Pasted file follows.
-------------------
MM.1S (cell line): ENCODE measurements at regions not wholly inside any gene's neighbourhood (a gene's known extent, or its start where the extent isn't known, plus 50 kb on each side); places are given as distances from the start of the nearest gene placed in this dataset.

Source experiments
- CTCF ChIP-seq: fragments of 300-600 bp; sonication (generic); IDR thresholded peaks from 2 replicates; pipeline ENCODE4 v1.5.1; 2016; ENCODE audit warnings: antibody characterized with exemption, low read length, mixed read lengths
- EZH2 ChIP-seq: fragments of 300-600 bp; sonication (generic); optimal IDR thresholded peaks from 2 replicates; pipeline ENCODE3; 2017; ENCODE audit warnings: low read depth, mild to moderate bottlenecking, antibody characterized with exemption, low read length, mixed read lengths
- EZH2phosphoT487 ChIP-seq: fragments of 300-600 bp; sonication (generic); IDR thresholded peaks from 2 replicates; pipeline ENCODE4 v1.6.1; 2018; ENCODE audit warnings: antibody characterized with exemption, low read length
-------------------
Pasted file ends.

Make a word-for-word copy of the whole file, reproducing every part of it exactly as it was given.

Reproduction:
MM.1S (cell line): ENCODE measurements at regions not wholly inside any gene's neighbourhood (a gene's known extent, or its start where the extent isn't known, plus 50 kb on each side); places are given as distances from the start of the nearest gene placed in this dataset.

Source experiments
- CTCF ChIP-seq: fragments of 300-600 bp; sonication (generic); IDR thresholded peaks from 2 replicates; pipeline ENCODE4 v1.5.1; 2016; ENCODE audit warnings: antibody characterized with exemption, low read length, mixed read lengths
- EZH2 ChIP-seq: fragments of 300-600 bp; sonication (generic); optimal IDR thresholded peaks from 2 replicates; pipeline ENCODE3; 2017; ENCODE audit warnings: low read depth, mild to moderate bottlenecking, antibody characterized with exemption, low read length, mixed read lengths
- EZH2phosphoT487 ChIP-seq: fragments of 300-600 bp; sonication (generic); IDR thresholded peaks from 2 replicates; pipeline ENCODE4 v1.6.1; 2018; ENCODE audit warnings: antibody characterized with exemption, low read length